This is the first of a series of posts exploring some of the work I’ve been doing with SEASR. This has been complementing my ongoing work in Mathematica, and I’m actually finding the two complement each other well. Occasionally, it’s proven fruitful to try to incorporate SEASR workflows into Mathematica, as I’m always looking for neat things to play with.
This month, I was at the University of Victoria’s Digital Humanities Summer Institute, attending the SEASR Analytics course. I’m glad I did: the tools and skills that I learned there have enabled me to set up what I consider to be a pretty top-notch suite of textual analysis tools. In this post, I just want to quickly introduce you to the environment and show you a few of the neat things that you can quickly do.
Setting up the Meandre workbench, which is the user environment, is a bit on the tricky side although not impossible for beginning and intermediate users. If you do not have institutional support, you will have to set up a server on your home system and locally access it. There is documentation available online, however, to help you through this process. It can be a bit persnickety, but once it is running apart from the occasional reboot you should be good to go. The downside to the power of the environment is that it is somewhat resource intensive: my fairly poky Mac with 4GB RAM chokes when I dump too much data into it.
I’ve now installed it on two systems, and am happy to chat with anybody who’s having any trouble.
Once it is up and running, the environment is superb. As you can see here, it is a graphical approach to creating workflows. For this first example, I will show you a simple work flow so you can get a sense of how it works. Then we’ll conclude with some actually cool examples.
I’ve chosen this one, as it is a simple one “Demo POS,” or part-of-speech. What this does is takes text and tags each part of speech. Let’s think about the flow that this data takes: you start with input, the system figures out what kind of data it is, extracts the text, detects sentences, tokenizes them (splitting it up into chunks), and then tags it with various tags. The remaining commands are putting it into a usable format. Let’s run it.
The first thing that emerges in this version is an Input window. You can provide your inputs as text and forego this step, or even do an entire directory. But here we are:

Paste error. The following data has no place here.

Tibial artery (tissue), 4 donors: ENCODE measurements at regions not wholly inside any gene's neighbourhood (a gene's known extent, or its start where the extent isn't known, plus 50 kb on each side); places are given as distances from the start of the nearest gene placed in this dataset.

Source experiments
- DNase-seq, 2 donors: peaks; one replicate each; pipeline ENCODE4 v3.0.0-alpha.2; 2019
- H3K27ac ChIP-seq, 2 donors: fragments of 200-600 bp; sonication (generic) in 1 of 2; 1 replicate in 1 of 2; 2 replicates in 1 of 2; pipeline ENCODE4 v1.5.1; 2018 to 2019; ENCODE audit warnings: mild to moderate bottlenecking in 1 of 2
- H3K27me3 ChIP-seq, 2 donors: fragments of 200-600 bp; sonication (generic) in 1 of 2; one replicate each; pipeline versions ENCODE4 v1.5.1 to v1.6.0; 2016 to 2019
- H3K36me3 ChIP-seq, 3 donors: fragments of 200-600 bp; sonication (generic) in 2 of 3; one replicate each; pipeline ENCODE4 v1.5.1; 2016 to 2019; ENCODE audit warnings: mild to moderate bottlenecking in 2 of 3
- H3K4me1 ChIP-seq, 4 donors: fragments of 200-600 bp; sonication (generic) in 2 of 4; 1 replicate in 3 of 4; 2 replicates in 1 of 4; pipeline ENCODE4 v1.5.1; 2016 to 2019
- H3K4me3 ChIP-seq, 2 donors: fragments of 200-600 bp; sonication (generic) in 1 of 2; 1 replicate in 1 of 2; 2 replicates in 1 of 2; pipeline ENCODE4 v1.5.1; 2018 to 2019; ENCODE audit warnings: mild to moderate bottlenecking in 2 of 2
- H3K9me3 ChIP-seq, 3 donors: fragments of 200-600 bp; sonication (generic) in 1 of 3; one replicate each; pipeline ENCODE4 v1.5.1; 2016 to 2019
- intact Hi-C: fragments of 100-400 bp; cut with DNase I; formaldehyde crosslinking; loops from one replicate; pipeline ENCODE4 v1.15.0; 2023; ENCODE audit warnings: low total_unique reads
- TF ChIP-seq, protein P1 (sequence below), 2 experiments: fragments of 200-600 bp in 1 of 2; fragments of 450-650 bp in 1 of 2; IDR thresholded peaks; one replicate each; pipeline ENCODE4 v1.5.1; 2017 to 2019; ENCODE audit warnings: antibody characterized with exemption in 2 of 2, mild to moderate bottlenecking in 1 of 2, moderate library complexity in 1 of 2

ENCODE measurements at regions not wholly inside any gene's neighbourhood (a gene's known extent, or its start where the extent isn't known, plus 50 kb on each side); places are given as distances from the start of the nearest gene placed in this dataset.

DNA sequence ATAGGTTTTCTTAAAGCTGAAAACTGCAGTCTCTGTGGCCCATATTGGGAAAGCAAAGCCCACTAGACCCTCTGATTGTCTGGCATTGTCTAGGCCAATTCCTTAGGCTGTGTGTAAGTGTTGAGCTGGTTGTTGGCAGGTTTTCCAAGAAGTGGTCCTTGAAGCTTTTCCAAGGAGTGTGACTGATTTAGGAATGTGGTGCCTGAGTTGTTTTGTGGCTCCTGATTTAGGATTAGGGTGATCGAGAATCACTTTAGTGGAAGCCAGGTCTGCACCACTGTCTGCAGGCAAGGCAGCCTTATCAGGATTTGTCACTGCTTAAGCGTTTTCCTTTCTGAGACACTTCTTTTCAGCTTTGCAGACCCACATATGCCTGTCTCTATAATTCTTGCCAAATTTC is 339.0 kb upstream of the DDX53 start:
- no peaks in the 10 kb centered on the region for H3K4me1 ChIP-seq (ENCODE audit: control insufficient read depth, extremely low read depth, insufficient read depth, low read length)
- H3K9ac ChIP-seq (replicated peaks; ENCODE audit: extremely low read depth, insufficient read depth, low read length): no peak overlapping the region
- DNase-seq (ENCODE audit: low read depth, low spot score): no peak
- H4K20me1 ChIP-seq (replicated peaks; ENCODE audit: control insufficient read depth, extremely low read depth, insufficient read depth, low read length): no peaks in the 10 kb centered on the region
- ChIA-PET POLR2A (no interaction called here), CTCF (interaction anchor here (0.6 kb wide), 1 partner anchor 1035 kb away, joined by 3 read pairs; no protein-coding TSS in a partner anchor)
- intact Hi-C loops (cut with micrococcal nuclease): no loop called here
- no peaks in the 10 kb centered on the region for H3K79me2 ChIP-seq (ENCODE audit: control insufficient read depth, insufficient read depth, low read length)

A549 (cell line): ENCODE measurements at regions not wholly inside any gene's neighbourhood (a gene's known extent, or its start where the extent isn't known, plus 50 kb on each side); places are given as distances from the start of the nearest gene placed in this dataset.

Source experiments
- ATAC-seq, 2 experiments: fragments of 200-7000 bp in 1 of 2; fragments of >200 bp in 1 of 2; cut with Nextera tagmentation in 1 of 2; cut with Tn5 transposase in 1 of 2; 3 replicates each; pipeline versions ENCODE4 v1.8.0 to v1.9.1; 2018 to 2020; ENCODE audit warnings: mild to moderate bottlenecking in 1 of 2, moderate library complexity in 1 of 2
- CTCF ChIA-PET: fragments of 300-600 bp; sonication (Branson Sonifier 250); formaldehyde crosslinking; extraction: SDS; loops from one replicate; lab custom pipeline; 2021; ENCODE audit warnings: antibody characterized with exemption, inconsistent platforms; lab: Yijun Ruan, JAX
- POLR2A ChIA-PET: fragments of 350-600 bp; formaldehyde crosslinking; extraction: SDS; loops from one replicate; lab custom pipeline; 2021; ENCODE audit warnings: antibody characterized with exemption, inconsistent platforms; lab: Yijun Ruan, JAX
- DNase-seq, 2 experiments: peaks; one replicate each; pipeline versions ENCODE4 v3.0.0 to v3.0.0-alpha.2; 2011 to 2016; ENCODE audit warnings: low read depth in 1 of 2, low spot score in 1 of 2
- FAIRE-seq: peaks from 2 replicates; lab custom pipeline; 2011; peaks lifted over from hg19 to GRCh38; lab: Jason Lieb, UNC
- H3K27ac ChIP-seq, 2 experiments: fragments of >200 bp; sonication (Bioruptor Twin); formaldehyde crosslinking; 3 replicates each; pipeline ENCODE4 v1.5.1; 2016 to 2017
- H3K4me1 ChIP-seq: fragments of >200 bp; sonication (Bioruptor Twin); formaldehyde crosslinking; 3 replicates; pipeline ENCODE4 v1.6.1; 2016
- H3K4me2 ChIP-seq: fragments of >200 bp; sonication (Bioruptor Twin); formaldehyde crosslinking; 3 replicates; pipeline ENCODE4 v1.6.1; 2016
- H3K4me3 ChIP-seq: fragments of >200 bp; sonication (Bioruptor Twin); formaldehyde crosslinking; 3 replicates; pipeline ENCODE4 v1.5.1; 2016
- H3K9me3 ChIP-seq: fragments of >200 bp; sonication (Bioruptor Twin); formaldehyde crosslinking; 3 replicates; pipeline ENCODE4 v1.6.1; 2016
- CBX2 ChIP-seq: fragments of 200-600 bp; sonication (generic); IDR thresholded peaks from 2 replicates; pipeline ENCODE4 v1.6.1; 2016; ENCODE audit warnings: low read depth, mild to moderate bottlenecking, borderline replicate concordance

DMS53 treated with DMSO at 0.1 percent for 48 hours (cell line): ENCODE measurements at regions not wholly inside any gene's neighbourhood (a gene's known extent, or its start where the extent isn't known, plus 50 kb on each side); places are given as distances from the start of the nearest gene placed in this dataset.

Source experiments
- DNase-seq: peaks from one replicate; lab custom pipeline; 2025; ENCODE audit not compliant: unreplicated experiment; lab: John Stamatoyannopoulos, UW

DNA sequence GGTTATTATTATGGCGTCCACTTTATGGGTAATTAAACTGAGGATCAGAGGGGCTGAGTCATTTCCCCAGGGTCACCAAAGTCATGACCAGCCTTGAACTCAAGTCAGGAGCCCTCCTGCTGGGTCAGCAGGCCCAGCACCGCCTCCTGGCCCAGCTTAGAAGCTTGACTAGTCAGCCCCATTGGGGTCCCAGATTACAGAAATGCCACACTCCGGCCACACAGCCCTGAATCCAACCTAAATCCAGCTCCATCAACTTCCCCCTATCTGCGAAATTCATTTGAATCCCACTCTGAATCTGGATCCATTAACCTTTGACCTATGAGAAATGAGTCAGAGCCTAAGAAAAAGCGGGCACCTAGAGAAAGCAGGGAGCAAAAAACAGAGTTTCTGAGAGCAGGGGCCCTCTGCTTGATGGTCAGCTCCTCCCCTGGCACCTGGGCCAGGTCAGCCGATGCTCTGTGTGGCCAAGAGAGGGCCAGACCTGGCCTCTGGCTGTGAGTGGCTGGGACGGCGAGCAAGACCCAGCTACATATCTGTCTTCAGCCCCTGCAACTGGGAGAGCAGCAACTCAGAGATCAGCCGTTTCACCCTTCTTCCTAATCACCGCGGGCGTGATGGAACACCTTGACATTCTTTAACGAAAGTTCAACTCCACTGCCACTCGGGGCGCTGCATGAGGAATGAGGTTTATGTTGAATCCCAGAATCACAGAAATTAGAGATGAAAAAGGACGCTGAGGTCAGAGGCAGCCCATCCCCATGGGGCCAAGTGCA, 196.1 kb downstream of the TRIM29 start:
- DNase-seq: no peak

Within a few seconds, we now get our output:
What the heck is all this? We can use this legend to decode it. It does a pretty decent job of breaking my text into parts of speech. Not too useful on its own, but we could begin to look at adjectives, changing patterns, etc. But in any case, this is a good example of how the system works!
In the next few posts, I’ll explore different areas.
But let’s tease you with some great examples:
SEASR has a fascinating sentiment analysis extraction workflow. Read more about it here, but essentially you’re tracking the emotional sentiment within a given text or corpus. For example, political speeches – here I’ve used Stephen Harper’s 2012 Throne Speech (our Canadian version of a State of the Union) – have a consistent form. Bad news comes in the middle:
Let’s apply the same test to ALL Throne Speeches between 1867 and 1972 (when the formatting changes a bit):
Or if we take every song that charted on the Billboard Top 40 between 1964 and 1989, we see a general reduction in happiness and a slight increase in anger. It doesn’t seem too pronounced, but trust me, these are statistically significant shifts.
Or here, taking John A MacDonald’s Dictionary of Canadian Biography, some processes that extract entities (i.e. people, places, etc.) and find relations. Two visualizations follow (the last one reminds me of Tank Wars from my childhood):
Over the next few weeks, time permitting (book manuscript revisions take up half of my time), I hope to share more experiences with you.